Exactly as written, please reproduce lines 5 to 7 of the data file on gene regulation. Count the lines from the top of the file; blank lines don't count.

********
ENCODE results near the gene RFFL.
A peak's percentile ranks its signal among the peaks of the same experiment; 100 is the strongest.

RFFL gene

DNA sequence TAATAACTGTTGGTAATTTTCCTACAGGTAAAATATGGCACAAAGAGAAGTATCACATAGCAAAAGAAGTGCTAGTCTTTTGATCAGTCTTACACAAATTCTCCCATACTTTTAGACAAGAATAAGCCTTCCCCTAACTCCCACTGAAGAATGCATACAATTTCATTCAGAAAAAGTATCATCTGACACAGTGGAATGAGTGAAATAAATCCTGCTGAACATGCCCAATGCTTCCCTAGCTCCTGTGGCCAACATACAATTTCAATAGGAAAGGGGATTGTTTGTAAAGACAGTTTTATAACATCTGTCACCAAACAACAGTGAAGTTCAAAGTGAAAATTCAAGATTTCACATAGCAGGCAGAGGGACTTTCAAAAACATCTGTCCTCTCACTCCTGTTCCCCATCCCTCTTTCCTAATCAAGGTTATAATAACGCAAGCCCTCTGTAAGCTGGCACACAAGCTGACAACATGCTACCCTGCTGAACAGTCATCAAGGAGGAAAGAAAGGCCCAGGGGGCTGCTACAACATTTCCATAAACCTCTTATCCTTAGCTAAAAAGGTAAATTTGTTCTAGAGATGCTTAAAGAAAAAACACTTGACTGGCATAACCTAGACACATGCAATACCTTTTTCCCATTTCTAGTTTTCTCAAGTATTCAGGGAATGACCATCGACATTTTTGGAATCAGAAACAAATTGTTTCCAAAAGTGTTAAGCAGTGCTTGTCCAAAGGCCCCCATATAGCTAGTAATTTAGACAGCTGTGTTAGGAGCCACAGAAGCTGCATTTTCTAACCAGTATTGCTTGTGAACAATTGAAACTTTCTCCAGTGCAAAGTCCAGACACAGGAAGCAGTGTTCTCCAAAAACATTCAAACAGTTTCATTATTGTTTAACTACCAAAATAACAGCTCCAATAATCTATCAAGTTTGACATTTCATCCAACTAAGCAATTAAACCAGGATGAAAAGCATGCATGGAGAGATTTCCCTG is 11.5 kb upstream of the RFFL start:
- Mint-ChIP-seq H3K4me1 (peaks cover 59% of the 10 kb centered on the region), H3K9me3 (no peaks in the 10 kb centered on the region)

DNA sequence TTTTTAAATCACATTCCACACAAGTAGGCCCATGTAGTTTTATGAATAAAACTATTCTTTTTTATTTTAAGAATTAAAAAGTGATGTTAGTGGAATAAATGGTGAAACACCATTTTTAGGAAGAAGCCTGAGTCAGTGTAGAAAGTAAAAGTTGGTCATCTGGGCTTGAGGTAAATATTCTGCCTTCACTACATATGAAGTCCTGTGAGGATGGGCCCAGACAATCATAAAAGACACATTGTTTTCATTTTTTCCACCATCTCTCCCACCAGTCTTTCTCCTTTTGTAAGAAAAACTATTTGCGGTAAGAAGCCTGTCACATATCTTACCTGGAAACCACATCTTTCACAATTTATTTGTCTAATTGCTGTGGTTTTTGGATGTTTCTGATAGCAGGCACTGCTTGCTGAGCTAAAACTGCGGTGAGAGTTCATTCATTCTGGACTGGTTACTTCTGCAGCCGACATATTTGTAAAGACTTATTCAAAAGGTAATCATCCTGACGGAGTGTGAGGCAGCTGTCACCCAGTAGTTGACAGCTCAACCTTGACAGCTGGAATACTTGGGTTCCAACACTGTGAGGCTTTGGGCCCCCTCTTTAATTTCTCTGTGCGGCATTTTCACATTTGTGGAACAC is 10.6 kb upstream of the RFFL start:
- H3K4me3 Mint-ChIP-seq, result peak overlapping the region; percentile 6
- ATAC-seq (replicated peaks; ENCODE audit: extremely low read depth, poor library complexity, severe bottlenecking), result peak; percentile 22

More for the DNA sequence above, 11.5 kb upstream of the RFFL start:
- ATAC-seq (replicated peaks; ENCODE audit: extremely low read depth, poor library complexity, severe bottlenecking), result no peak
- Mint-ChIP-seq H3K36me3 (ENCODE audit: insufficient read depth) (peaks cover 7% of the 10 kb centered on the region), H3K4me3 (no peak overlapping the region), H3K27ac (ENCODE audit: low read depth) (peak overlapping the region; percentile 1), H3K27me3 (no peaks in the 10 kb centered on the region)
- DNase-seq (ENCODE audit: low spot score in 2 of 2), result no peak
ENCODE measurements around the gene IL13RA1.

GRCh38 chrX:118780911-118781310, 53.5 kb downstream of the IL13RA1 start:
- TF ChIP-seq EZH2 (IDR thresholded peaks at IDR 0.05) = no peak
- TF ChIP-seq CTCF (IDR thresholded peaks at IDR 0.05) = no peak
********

- Mint-ChIP-seq H3K4me1 (peaks cover 59% of the 10 kb centered on the region), H3K9me3 (no peaks in the 10 kb centered on the region)

DNA sequence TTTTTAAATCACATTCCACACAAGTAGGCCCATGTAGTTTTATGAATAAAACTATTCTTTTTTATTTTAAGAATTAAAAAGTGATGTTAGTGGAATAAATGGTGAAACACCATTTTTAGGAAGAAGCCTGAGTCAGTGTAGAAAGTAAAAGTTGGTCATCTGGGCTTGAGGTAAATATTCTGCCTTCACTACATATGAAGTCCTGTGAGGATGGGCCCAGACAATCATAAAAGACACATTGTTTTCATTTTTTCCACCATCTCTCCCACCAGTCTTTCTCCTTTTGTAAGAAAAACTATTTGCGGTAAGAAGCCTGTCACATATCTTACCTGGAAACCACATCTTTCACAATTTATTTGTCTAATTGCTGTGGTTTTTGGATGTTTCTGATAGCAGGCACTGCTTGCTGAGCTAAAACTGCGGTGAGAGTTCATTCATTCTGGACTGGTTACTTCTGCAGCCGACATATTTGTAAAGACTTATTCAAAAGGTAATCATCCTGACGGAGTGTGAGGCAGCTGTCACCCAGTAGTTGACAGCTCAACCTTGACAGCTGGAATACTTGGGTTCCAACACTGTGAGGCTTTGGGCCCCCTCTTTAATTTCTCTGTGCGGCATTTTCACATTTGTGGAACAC is 10.6 kb upstream of the RFFL start:
- H3K4me3 Mint-ChIP-seq, result peak overlapping the region; percentile 6